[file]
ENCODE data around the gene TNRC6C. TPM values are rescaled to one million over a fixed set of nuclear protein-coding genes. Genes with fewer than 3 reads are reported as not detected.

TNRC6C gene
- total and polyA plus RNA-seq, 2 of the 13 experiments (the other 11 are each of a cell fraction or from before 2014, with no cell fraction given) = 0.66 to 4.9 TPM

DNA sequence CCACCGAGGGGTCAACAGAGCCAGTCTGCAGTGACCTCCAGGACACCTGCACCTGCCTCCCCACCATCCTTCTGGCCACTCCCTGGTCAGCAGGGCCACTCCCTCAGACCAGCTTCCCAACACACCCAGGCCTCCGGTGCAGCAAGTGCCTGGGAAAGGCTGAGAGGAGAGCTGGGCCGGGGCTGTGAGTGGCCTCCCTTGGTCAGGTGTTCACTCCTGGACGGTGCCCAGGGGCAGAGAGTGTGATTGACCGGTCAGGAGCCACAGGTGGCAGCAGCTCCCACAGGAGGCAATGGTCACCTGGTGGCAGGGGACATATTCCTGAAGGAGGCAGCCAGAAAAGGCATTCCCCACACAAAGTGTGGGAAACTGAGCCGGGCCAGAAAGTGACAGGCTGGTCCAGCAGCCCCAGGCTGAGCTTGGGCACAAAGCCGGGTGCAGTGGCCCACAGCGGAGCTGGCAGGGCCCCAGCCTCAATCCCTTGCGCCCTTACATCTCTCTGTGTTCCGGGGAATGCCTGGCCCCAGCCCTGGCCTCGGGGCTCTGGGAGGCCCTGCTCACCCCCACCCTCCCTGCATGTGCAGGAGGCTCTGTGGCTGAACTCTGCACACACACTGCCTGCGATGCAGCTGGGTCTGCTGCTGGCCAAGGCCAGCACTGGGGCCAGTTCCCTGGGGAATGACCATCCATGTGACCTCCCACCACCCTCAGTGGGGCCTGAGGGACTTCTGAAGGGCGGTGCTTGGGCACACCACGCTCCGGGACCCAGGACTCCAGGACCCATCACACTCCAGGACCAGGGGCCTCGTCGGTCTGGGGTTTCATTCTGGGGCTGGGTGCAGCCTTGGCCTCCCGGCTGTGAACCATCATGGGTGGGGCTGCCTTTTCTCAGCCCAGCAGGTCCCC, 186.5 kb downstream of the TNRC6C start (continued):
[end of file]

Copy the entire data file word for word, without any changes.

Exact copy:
ENCODE data around the gene TNRC6C. TPM values are rescaled to one million over a fixed set of nuclear protein-coding genes. Genes with fewer than 3 reads are reported as not detected.

TNRC6C gene
- total and polyA plus RNA-seq, 2 of the 13 experiments (the other 11 are each of a cell fraction or from before 2014, with no cell fraction given) = 0.66 to 4.9 TPM

DNA sequence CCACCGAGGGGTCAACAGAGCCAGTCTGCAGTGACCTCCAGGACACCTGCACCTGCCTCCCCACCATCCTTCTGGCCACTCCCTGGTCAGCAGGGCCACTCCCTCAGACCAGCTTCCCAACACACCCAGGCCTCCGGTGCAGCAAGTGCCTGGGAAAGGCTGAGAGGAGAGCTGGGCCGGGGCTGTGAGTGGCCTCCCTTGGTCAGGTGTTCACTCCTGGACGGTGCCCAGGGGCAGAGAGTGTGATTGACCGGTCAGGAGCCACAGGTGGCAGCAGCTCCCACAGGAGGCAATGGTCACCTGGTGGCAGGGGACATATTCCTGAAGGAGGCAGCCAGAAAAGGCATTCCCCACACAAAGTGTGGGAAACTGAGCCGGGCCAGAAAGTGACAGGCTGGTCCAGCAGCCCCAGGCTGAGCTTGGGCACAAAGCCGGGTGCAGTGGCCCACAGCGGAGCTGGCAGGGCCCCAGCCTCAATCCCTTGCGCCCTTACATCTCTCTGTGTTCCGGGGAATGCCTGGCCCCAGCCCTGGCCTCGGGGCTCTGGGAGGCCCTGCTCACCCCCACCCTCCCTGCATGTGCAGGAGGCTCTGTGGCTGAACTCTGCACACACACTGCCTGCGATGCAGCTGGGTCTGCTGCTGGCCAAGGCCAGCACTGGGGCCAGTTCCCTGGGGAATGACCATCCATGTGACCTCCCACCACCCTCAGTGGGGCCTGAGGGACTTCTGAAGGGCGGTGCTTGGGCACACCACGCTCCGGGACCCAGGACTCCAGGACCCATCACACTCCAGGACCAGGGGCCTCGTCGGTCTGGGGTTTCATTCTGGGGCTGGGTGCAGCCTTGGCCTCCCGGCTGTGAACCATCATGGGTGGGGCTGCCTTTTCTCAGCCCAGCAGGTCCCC, 186.5 kb downstream of the TNRC6C start (continued):